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After the Six-Day War, Prime Minister Levi Eshkol requested that Theodor Meron, who served as a legal advisor to Israel’s Foreign Ministry, provide a legal opinion about the legality of settling the territories occupied in the war. In a secret memo written on this day and only made public in 2006, Meron wrote that any military outposts in the territory can only be temporary and that moving civilians in clearly violates international law, as stipulated by the Fourth Geneva Convention: “If it is decided to go ahead with Jewish settlement in the administered territories, it seems to me vital, therefore, that settlement is carried out by military and not civilian entities. It is also important, in my view, that such settlement is in the framework of camps and is, on the face of it, of a temporary rather than permanent nature. Even if we settle an army and not civilians, we must, from the point of view of international law, have regard to the question of ownership of the land that we are settling.” Despite the legal opinion, Israel’s cabinet approved Kfar Etzion – the first official settlement in the West Bank – just 10 days later.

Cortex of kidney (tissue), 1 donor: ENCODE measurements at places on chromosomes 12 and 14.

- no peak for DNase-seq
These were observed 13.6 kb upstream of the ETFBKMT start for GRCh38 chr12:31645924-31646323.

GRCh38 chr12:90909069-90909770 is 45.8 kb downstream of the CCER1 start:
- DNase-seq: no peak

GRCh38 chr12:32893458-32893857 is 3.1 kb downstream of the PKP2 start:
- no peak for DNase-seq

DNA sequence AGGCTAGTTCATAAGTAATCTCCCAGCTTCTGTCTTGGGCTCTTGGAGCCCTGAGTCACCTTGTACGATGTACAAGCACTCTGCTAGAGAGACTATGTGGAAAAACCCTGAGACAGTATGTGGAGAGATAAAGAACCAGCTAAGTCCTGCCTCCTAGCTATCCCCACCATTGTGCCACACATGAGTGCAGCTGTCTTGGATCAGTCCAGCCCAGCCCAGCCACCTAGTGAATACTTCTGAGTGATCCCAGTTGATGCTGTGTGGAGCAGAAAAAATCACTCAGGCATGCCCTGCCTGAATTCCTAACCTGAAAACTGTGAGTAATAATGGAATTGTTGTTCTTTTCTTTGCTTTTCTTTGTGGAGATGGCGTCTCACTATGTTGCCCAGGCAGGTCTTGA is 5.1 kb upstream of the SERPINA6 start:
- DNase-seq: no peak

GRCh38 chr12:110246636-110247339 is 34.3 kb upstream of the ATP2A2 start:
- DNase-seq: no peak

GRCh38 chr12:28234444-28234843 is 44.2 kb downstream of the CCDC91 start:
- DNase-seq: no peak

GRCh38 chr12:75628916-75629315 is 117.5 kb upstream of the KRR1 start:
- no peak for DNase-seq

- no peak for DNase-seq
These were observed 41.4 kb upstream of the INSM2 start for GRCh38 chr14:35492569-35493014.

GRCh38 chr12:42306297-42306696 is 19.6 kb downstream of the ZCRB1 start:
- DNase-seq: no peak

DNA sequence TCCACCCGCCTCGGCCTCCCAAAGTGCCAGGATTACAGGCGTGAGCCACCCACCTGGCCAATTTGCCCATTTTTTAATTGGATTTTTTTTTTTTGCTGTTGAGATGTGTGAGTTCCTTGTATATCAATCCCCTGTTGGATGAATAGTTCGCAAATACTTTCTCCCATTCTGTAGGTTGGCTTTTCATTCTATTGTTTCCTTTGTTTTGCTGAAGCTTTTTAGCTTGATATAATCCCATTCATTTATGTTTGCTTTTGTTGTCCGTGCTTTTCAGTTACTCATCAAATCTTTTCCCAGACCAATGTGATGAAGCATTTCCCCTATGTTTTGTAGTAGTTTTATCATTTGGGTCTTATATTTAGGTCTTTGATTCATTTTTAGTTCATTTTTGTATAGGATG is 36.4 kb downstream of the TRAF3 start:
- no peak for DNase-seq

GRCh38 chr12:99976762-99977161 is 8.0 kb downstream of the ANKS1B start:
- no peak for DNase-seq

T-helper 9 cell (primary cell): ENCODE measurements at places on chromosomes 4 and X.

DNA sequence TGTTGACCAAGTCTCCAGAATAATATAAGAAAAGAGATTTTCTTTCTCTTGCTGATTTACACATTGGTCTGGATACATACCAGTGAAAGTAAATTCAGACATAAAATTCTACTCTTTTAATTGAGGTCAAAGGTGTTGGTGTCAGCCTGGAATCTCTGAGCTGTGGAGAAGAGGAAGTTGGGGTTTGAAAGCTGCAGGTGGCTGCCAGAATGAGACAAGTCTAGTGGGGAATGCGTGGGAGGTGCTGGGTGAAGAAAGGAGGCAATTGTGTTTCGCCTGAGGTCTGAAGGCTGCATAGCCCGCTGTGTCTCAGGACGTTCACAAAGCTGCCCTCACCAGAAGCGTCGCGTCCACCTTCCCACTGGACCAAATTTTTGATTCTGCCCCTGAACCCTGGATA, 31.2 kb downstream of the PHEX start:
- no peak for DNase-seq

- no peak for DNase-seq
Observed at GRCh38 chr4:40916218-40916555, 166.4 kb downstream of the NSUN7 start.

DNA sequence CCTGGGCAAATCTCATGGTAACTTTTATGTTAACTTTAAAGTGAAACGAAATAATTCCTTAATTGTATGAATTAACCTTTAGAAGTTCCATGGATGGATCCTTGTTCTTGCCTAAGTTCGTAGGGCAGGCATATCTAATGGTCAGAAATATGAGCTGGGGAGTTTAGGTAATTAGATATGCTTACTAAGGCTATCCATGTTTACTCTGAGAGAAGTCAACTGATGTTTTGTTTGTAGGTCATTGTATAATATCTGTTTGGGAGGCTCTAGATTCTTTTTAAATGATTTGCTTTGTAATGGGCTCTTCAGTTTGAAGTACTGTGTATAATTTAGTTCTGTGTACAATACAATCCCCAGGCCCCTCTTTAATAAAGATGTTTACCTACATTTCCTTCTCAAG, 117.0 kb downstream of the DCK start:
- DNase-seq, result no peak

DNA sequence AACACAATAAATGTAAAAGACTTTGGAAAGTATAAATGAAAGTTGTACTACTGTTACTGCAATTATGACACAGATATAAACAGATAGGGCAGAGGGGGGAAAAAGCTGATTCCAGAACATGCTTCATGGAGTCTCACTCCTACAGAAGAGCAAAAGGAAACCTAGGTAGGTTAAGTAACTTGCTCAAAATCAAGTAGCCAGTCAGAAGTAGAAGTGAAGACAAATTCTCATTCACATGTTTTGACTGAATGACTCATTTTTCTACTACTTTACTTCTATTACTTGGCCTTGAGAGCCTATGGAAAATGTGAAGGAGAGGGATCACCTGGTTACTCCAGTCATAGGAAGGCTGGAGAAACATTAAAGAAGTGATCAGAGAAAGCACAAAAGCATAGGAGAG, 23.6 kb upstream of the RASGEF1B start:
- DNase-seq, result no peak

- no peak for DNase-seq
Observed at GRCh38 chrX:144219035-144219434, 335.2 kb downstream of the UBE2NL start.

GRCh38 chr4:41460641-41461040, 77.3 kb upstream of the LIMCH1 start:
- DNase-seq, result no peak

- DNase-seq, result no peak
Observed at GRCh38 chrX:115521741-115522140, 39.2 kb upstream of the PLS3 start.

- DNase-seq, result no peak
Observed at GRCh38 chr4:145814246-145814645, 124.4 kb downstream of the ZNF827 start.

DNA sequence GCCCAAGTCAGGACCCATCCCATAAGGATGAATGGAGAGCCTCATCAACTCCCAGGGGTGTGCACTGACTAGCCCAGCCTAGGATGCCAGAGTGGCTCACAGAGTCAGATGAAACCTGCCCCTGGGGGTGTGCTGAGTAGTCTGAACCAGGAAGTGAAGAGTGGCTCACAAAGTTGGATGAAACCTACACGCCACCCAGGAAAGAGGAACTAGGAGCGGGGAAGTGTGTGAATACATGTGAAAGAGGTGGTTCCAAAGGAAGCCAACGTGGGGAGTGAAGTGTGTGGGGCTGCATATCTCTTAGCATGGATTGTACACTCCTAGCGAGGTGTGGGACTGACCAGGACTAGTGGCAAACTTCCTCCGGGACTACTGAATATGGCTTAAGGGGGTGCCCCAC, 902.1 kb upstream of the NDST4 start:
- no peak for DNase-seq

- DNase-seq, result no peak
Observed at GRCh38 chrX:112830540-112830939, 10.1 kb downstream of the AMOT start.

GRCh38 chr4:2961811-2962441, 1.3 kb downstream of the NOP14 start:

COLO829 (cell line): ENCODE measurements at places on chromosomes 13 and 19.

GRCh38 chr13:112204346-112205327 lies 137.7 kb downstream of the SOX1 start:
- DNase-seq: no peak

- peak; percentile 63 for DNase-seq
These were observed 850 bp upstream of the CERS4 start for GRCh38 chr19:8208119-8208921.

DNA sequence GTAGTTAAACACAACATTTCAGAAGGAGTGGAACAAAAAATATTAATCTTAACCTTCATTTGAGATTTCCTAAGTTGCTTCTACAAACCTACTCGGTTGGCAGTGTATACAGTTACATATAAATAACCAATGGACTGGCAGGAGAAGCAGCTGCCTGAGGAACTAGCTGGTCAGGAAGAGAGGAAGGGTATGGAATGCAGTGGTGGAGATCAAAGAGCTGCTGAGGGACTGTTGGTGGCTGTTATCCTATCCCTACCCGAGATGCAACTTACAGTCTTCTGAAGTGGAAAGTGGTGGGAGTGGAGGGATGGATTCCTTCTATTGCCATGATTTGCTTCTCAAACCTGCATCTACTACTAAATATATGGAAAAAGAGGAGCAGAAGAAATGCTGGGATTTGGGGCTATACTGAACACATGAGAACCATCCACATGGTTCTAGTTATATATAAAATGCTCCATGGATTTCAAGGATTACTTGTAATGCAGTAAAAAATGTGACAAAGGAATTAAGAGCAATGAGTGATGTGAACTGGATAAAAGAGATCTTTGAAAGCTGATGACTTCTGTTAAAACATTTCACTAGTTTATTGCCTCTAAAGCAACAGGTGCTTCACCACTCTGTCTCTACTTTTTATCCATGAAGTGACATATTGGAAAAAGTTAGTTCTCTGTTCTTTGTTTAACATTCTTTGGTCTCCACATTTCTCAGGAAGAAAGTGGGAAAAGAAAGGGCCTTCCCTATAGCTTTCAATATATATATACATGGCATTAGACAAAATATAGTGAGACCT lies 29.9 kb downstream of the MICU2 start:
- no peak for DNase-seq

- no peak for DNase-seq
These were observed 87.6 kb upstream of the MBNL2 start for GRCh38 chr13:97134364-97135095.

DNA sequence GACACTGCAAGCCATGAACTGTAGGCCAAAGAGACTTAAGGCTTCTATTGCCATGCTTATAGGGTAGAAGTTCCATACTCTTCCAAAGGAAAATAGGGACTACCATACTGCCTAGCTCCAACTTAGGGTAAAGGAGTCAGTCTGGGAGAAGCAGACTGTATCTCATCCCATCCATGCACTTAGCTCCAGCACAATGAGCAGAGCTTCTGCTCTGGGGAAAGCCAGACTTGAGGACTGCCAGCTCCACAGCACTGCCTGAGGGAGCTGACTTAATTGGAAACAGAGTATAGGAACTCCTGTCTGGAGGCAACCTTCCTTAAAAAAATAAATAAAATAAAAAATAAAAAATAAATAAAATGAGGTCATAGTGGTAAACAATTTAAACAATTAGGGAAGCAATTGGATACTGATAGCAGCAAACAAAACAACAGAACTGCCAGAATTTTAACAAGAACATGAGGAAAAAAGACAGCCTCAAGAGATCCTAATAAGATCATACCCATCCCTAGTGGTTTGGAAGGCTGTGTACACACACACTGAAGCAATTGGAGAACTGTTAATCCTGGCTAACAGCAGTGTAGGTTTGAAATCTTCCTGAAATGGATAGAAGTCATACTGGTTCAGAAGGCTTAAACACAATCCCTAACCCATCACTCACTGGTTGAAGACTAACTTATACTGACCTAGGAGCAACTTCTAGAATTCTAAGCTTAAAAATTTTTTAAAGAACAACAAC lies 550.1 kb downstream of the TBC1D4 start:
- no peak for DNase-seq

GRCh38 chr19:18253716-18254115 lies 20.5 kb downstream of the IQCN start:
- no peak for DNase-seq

Almost 40 years later, the Sasson Report was published. It is an official Israeli government report that concluded that Israeli state bodies had been discreetly diverting millions of shekels to build West Bank settlements and outposts that were illegal under Israeli law. The report was commissioned by the Prime Minister Ariel Sharon, and was headed by the former head of the State Prosecution Criminal Department Talia Sasson. Talia Sasson later ran for the Israeli elections as part of the Meretz party and currently serves as Board Chair for the New Israel Fund.

Learn the history of the occupation so that we can overcome it, because #50isEnough.

The occupation has gone on for 50 years. It’s a problem that must be addressed for Israel’s sake and for the Palestinians. Over 5 decades and in every month of the year, Israelis, Palestinians, Americans and others have made their mark on reality. Telling these stories is part of how our movement grows stronger. This series marks the watershed moments we all need to know about.